Old 06-04-2012, 03:54 PM   #2
Give me a museum and I'll fill it. (Picasso)
Give me a forum ...
Midpack's Avatar
 
Join Date: Jan 2008
Location: Chicagoland
Posts: 11,968
Your "collection" is way more "diverse" than I'd want to manage, just too many funds, as it appears you realize. Any fund that's less than 5% of your overall portfolio isn't going to have a measurable effect on the total, so I wouldn't bother with owning 1-3% of any one fund. YMMV

As for whether it's worth the effort you put in, why not compare your actual results to the actual results of any of the lazy portfolios WITH comparable equity:bond allocations (has to be similar AA to be a meaningful comparison). That would give you a basis to decide if the extra effort is worth it to you. http://www.marketwatch.com/lazyportfolio these have varying numbers of funds.

Two days ago I posted my own 11 fund portfolio performance here vs an equivalent 3-fund lazy portfolio from 2003 thru 2011 if that's of any interest.
__________________

__________________
No one agrees with other people's opinions; they merely agree with their own opinions -- expressed by somebody else. Sydney Tremayne
Retired Jun 2011 at age 57

Target AA: 60% equity funds / 35% bond funds / 5% cash
Target WR: Approx 2.5% Approx 20% SI (secure income, SS only)
Midpack is offline   Reply With Quote
Old 06-04-2012, 04:39 PM   #3
Thinks s/he gets paid by the post
 
Join Date: Jul 2005
Posts: 3,862
I have a slice and dice portfolio with about as many funds you have. Sounds like maybe one difference is that my AA, by fund, is relatively fixed, so it's pretty much buy and hold and rebalance. The exception is that I create a cash allocation when the portfolio is doing better than expected and can reinvest that cash in a bear market. That tends to buffer my retirement spending. That does give me something to do occasionally, but in the absence of a rebalance trigger (15%, but you could set it really small for more action) or new market highs or lows, there's not much to do. It certainly wouldn't die if I ignored it for a year. I've made my fund selections, so I'm not actively seeking new funds unless some new corner of the market opens and fits my AA. No single country funds or anything I have to keep a special eye on. I don't think the number of funds is much of a concern if you keep your maintenance simple.
__________________
Animorph is offline   Reply With Quote
Old 06-04-2012, 05:07 PM   #4
Give me a museum and I'll fill it. (Picasso)
Give me a forum ...
 
Join Date: Jun 2005
Posts: 8,616
The slice-and-dice portfolios that I have seen are usually small-cap- and value-tilted as shown on web sites like Paul Merriman's FundAdvice.com - Home , Hebner's Index Funds - DFA Advisors - DFA Funds - Dimensional Fund Advisors Approved, and places like assetbuilder.com .

But one can simplify these multi-fund portfolios to a simple 4-6 fund portfolio of just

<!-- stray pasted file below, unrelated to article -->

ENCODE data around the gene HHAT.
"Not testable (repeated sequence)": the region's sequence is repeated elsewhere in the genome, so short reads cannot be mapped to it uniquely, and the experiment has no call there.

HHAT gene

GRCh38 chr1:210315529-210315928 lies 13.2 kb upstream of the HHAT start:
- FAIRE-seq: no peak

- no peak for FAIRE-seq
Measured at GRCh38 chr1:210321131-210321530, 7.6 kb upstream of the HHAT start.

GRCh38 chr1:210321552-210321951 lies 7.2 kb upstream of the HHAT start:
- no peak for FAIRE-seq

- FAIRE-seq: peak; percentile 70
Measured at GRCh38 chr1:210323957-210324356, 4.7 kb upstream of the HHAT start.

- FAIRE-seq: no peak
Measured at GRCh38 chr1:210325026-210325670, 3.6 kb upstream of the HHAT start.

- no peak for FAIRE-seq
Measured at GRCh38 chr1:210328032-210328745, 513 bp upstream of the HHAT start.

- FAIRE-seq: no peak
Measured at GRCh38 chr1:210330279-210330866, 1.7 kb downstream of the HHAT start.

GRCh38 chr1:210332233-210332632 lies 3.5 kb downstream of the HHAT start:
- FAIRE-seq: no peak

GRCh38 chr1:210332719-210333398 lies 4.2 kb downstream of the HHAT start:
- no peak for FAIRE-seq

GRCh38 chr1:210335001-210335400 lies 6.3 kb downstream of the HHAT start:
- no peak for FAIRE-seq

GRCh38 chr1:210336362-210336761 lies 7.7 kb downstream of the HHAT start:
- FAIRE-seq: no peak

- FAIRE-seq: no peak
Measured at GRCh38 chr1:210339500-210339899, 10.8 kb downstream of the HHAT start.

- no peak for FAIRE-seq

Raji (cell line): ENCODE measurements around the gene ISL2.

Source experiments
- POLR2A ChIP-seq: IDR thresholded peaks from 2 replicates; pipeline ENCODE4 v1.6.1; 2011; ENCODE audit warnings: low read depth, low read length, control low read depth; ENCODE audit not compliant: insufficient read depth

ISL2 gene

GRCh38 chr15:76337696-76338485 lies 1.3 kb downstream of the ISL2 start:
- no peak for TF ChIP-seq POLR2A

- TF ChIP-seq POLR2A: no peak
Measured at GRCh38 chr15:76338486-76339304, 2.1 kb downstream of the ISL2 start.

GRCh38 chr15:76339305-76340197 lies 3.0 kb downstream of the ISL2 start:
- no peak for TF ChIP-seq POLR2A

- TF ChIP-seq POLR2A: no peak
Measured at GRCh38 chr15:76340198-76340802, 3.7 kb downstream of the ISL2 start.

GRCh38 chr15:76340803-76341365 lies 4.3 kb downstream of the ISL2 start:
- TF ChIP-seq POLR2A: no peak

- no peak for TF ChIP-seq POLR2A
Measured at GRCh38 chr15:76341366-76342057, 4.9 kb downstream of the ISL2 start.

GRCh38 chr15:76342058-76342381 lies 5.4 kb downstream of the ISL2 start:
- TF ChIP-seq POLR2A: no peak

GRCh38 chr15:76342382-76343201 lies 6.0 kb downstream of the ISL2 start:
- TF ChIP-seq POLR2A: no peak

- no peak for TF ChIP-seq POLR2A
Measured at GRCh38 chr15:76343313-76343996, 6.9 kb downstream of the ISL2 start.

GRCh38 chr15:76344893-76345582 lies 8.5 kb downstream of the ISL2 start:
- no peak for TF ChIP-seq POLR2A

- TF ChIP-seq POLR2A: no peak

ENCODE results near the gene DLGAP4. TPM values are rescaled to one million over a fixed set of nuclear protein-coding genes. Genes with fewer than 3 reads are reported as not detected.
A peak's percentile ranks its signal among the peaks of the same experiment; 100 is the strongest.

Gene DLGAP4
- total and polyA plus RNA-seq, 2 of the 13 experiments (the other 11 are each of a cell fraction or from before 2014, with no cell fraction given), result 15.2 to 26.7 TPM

US Total Stock Market Index
Int'l Total Stock Market Index
US Small-cap value index
Int'l Small cap index
plus some bond funds like TotalUSBond, and TIPS.

With these funds one can achieve the same Morningstar 9-box style grid as the more complicated portfolios and even the more complicated "lazy portfolios".

However, in the past year the 3-fund US Total, Int'l Total, and USTotal Bond have been kicking butt over the small-cap and value tilted portfolios. Also any portfolio with more international in it has not done as well as portfolios with less international in them.

So one can simplify and still have a small-cap- and value-tilted "slice-and-dice" portfolio. And that's what I do. I rebalance based on the 9-box style grid and not based on the percentages of any individual fund in my portfolio.
__________________
LOL! is offline   Reply With Quote
Old 06-04-2012, 07:29 PM   #5
Give me a museum and I'll fill it. (Picasso)
Give me a forum ...
pb4uski's Avatar
 
Join Date: Nov 2010
Location: Vermont & Sarasota, FL
Posts: 16,412
Quote:
Originally Posted by Midpack View Post
Your "collection" is way more "diverse" than I'd want to manage, just too many funds, as it appears you realize. Any fund that's less than 5% of your overall portfolio isn't going to have a measurable effect on the total, so I wouldn't bother with owning 1-3% of any one fund. YMMV.........
+1 too many funds for my simple mind.

On tracking, I have all my portfolio (by purchase lot) in Quicken and automatically updated and priced so it is fairly easy to run customized reports of investment performance.
__________________
pb4uski is online now   Reply With Quote
Old 06-04-2012, 11:52 PM   #6
Thinks s/he gets paid by the post
 
Join Date: Jul 2005
Posts: 3,862
Quote:
Originally Posted by LOL! View Post
The slice-and-dice portfolios that I have seen are usually small-cap- and value-tilted as shown on web sites like Paul Merriman's FundAdvice.com - Home , Hebner's Index Funds - DFA Advisors - DFA Funds - Dimensional Fund Advisors Approved, and places like assetbuilder.com .

But one can simplify these multi-fund portfolios to a simple 4-6 fund portfolio of just
US Total Stock Market Index
Int'l Total Stock Market Index
US Small-cap value index
Int'l Small cap index
plus some bond funds like TotalUSBond, and TIPS.

With these funds one can achieve the same Morningstar 9-box style grid as the more complicated portfolios and even the more complicated "lazy portfolios".

However, in the past year the 3-fund US Total, Int'l Total, and USTotal Bond have been kicking butt over the small-cap and value tilted portfolios. Also any portfolio with more international in it has not done as well as portfolios with less international in them.

So one can simplify and still have a small-cap- and value-tilted "slice-and-dice" portfolio. And that's what I do. I rebalance based on the 9-box style grid and not based on the percentages of any individual fund in my portfolio.